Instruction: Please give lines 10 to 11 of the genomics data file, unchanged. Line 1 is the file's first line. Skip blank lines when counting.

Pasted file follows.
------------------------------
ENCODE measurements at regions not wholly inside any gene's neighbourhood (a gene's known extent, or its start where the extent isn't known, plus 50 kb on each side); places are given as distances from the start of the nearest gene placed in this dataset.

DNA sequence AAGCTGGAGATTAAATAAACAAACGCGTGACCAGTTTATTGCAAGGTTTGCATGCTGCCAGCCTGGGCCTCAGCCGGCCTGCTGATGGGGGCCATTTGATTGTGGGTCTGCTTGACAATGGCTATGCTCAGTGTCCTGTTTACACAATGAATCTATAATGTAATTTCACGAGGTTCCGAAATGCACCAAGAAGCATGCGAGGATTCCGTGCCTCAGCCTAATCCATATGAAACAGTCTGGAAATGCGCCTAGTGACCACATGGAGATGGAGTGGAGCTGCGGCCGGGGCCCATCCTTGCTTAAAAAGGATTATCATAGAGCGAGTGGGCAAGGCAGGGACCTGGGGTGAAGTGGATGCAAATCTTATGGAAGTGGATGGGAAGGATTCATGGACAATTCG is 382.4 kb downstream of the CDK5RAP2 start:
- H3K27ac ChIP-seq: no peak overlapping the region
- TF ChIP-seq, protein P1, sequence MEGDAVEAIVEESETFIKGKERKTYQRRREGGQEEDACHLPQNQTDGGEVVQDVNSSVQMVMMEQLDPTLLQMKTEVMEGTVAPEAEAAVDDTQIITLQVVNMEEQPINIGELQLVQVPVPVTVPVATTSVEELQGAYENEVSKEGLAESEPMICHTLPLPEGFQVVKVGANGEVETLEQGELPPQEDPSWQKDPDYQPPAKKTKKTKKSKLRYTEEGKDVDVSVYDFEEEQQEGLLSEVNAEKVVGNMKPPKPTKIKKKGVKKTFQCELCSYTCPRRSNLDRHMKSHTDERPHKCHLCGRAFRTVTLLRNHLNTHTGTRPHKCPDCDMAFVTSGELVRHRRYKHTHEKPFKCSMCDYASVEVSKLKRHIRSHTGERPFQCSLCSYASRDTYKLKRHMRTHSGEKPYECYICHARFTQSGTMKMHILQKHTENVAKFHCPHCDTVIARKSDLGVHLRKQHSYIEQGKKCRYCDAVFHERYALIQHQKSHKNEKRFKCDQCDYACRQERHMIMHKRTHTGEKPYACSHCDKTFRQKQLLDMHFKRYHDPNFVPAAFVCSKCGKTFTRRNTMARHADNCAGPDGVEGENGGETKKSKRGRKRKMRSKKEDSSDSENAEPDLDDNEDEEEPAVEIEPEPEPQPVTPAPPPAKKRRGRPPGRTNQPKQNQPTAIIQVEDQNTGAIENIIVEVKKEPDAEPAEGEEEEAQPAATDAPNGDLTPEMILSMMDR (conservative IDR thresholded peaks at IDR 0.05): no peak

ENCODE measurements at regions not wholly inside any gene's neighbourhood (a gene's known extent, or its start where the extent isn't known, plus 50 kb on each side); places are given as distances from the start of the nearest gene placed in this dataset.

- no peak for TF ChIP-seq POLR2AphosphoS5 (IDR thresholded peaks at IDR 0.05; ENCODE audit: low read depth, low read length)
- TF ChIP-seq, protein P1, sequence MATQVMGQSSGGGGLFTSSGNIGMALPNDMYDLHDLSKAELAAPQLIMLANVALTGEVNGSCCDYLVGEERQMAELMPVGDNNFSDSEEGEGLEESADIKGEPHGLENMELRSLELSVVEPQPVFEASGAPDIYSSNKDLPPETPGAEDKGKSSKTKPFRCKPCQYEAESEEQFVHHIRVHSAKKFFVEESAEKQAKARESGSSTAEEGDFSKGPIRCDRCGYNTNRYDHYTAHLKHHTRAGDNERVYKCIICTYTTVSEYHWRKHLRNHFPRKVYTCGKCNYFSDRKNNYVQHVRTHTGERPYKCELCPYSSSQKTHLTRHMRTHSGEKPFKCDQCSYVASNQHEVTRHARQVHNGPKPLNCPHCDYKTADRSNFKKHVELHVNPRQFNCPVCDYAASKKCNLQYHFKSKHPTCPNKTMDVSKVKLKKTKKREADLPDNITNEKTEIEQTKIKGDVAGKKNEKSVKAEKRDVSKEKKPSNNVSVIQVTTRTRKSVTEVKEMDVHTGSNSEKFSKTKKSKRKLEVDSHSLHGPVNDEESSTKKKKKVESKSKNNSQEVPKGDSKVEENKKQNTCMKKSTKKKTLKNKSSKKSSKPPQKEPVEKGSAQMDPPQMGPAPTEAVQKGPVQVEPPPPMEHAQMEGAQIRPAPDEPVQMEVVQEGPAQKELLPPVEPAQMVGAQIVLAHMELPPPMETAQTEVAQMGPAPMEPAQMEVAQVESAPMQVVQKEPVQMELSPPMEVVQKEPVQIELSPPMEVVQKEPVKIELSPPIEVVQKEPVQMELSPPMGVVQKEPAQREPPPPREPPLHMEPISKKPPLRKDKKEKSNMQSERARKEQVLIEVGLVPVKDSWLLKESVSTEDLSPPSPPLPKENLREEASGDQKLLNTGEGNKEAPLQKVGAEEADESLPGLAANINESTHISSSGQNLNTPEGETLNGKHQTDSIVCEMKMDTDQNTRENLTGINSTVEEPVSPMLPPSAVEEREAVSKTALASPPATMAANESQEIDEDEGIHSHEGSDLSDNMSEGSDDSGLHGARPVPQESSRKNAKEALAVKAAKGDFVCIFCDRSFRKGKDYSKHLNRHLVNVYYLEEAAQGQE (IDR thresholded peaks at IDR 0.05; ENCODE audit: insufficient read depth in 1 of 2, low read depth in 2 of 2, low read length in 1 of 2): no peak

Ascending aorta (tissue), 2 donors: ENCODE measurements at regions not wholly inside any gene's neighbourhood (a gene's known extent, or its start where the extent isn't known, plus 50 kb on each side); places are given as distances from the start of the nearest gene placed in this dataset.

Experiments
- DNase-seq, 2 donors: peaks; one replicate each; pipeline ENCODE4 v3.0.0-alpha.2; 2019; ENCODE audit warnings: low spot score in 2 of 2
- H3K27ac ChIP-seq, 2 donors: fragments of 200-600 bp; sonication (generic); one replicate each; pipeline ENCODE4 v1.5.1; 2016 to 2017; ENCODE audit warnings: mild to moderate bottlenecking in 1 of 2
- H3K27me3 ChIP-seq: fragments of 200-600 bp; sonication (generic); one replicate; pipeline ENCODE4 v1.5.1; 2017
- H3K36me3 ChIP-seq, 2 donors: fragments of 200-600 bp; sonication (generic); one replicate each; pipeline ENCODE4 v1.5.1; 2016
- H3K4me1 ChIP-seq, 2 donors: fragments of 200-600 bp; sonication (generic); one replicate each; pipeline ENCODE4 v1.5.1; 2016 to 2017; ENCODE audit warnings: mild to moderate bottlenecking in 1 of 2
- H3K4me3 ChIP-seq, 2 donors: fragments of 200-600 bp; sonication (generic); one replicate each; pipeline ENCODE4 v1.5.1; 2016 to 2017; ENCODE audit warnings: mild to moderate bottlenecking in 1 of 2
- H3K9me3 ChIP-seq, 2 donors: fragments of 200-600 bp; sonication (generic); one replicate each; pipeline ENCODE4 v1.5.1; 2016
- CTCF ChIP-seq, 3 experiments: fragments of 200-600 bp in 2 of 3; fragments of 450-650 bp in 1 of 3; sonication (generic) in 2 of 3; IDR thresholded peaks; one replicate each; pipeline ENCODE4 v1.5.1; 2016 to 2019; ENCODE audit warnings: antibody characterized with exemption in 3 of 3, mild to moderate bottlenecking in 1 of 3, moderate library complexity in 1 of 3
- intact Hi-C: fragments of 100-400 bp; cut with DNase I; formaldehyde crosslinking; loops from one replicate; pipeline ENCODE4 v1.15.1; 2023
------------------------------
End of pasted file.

- DNase-seq, 2 donors: peaks; one replicate each; pipeline ENCODE4 v3.0.0-alpha.2; 2019; ENCODE audit warnings: low spot score in 2 of 2
- H3K27ac ChIP-seq, 2 donors: fragments of 200-600 bp; sonication (generic); one replicate each; pipeline ENCODE4 v1.5.1; 2016 to 2017; ENCODE audit warnings: mild to moderate bottlenecking in 1 of 2